Some medical complications may include:
• Acid Reflux
• Amenorrhea (loss of menstrual cycle)
• Bone density problems (Osteoporosis)
• Bruising of the skin
• Cardiovascular problems
• Dehydration
• Dental problems
• Digestive difficulties
• Dry skin, hair, and nails and hair loss
• Edema (Swelling of soft tissues resulting from excess water accumulation from laxative or diuretic abuse)
• Electrolyte Imbalances
• Gastrointestinal complaints (cramps, bloating, constipation, diarrhea, incontinence)
• Hypo- and Hyperglycemia (low/high blood sugar)
• Hyponatremia (low sodium)
• Infertility
• Iron-deficiency anemia
• Ketoacidosis (high level of acids build up when the bosy burns fat instead of sugar/carbs)
• Kidney infection and failure
• Lanugo (soft downy hair on face, back, and arms)
• Liver failure
• Low blood pressure or hypotension
• Low body temperature
• Low platelet count
• Malnutrition
• Muscle Atrophy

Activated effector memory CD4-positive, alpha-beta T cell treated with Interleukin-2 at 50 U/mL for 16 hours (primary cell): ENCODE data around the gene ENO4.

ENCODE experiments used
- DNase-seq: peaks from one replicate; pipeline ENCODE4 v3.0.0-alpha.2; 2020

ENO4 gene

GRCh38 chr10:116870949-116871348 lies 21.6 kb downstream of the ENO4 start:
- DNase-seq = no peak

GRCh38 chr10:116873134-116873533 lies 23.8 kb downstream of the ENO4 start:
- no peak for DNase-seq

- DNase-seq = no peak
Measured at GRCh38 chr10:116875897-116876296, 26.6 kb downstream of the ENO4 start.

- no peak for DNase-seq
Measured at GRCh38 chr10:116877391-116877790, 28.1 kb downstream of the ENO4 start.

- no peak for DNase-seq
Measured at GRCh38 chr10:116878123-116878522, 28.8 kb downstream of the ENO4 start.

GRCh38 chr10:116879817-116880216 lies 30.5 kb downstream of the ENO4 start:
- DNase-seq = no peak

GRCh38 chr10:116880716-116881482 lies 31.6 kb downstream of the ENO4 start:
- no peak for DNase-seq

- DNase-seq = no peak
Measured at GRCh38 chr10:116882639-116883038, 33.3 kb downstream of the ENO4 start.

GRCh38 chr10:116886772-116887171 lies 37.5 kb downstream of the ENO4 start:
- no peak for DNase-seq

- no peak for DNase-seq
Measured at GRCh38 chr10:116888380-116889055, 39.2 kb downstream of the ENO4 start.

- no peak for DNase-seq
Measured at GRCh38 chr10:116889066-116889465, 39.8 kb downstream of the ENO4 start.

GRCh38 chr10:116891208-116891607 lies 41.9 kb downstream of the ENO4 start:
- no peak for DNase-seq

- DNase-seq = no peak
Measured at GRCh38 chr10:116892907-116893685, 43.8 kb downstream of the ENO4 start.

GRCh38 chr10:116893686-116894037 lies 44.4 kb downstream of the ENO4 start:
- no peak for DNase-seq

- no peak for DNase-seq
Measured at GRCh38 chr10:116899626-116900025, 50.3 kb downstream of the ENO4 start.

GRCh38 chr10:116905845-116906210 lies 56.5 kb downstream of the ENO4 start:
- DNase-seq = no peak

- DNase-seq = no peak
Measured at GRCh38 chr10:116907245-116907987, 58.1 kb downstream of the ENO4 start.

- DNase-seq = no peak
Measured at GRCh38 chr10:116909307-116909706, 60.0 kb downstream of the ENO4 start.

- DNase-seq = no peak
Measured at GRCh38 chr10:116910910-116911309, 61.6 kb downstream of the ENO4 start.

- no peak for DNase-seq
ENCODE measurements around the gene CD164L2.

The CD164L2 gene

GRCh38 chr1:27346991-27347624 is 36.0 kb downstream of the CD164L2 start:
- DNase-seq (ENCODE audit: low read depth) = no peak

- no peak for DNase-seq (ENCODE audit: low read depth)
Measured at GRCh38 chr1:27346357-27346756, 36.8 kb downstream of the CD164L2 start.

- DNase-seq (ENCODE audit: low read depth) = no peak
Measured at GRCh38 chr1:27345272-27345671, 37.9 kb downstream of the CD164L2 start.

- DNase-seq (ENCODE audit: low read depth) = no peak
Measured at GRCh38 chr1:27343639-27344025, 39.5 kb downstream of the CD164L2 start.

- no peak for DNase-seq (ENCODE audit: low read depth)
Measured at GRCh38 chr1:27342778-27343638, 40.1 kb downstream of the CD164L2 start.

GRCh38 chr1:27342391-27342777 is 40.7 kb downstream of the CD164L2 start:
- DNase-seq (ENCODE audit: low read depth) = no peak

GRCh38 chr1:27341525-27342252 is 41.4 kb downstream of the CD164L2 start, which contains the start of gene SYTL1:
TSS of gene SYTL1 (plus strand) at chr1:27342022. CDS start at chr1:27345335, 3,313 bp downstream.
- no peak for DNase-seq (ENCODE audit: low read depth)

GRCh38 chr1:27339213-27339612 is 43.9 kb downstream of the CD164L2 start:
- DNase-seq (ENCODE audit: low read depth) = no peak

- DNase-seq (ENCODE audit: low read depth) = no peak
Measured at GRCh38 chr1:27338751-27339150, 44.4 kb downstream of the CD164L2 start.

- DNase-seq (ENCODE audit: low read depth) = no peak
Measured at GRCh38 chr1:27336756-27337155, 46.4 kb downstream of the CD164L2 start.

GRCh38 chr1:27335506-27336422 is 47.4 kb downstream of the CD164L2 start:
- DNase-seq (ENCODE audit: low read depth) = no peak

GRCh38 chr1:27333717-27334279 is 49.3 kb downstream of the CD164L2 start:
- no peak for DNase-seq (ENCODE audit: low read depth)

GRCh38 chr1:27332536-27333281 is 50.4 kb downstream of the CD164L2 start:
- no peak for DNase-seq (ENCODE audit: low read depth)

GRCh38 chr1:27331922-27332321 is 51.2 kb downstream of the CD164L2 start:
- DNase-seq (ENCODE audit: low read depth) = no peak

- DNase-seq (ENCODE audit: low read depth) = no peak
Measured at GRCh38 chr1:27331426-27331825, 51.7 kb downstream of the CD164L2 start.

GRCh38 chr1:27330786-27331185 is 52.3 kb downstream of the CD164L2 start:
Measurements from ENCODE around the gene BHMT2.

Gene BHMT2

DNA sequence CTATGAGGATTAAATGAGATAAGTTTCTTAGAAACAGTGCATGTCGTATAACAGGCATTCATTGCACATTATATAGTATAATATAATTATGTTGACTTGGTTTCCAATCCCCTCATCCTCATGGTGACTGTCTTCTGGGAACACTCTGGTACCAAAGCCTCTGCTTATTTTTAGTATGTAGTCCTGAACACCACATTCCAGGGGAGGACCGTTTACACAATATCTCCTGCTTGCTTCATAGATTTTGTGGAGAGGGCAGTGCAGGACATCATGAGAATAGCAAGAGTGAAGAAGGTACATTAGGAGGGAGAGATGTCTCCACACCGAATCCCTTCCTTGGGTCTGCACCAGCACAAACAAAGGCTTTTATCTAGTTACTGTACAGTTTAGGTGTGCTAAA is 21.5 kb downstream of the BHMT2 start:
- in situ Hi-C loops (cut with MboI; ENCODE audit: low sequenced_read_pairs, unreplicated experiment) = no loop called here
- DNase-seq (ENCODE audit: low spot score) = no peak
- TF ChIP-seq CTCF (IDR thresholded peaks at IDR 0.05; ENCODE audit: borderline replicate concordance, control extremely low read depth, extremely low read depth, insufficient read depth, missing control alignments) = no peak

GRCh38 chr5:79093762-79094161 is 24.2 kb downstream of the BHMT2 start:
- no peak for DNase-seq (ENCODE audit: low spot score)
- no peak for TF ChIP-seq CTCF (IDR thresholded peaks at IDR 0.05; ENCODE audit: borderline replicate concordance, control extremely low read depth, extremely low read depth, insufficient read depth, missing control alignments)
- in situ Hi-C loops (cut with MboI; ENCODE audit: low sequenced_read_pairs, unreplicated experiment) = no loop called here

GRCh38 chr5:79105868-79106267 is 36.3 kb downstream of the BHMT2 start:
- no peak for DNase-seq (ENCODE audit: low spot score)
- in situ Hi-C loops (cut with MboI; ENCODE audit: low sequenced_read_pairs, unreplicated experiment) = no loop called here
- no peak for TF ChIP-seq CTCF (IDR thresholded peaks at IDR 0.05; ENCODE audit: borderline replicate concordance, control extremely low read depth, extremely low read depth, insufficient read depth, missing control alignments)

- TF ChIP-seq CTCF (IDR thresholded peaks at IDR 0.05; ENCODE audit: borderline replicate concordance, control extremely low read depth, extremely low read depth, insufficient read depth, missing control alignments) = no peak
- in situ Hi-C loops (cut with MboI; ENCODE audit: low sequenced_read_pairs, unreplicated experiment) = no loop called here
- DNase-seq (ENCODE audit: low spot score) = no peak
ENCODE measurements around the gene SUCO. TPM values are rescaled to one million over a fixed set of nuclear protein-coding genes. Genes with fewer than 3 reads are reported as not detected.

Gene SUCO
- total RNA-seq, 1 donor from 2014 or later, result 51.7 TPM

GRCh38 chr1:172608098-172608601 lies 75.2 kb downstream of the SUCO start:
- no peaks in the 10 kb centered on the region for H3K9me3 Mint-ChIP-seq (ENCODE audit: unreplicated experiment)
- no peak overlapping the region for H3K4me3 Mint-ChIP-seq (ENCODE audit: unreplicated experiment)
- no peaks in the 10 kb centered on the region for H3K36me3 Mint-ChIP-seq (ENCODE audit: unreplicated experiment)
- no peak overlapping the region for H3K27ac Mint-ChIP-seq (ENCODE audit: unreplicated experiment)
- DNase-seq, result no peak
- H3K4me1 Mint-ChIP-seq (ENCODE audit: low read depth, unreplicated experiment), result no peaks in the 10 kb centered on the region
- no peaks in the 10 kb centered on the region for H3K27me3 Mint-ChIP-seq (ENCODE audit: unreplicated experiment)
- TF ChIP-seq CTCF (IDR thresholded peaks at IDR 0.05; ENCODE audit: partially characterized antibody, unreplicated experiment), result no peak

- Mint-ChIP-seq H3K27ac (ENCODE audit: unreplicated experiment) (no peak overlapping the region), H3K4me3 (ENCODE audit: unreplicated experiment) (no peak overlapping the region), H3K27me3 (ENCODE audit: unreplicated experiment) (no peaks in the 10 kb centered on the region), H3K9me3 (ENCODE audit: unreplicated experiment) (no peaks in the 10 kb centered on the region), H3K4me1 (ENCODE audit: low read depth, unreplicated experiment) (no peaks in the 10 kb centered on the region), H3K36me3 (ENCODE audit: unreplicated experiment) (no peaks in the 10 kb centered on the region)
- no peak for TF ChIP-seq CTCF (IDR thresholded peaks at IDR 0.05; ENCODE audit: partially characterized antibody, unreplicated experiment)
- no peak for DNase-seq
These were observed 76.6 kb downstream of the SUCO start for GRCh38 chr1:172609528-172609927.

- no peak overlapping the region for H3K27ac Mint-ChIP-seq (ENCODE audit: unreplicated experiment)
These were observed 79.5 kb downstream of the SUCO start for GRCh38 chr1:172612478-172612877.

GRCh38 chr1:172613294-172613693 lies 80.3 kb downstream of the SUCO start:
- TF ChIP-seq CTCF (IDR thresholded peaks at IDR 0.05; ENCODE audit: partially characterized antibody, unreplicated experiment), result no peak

• Pancreatitis
• Parotid gland swelling
• Seizures
• Sleep problems
• Tearing of esophagus
• Weakness and fatigue

Eating Disorders: Overview

Eating disorders are characterized by severe disturbances in eating behavior.  Statistics show that 80% of individuals who develop an eating disorder began their dysfunctional relationship with food through dieting.   For many individuals, there first attempts at weight loss were positively reinforced by compliments and comments from others.   The onset for anorexia and bulimia is usually during late adolescence or young adulthood.  77% usually struggle with their eating disorder between 1-15 years.
Eating disorders are often a conscious or unconscious coping mechanism, however, they have an addicitive quality that quickly becomes a severe problem in its own right.  Low self-esteem, shame, feelings of unworthiness, lack of control, depression, and anxiety are just a few of the underlying issues that are associated with eating disorders.  Eating disorders fall into the following diagnostic categories: Anorexia Nervosa, Bulimia Nervosa, and Eating Disorder NOS.  There are other forms of disordered eating, such as Orthorexia and Muscle Dysmorphia, however, they have not been included in the DSM-IV and therefore, do not have a diagnostic code.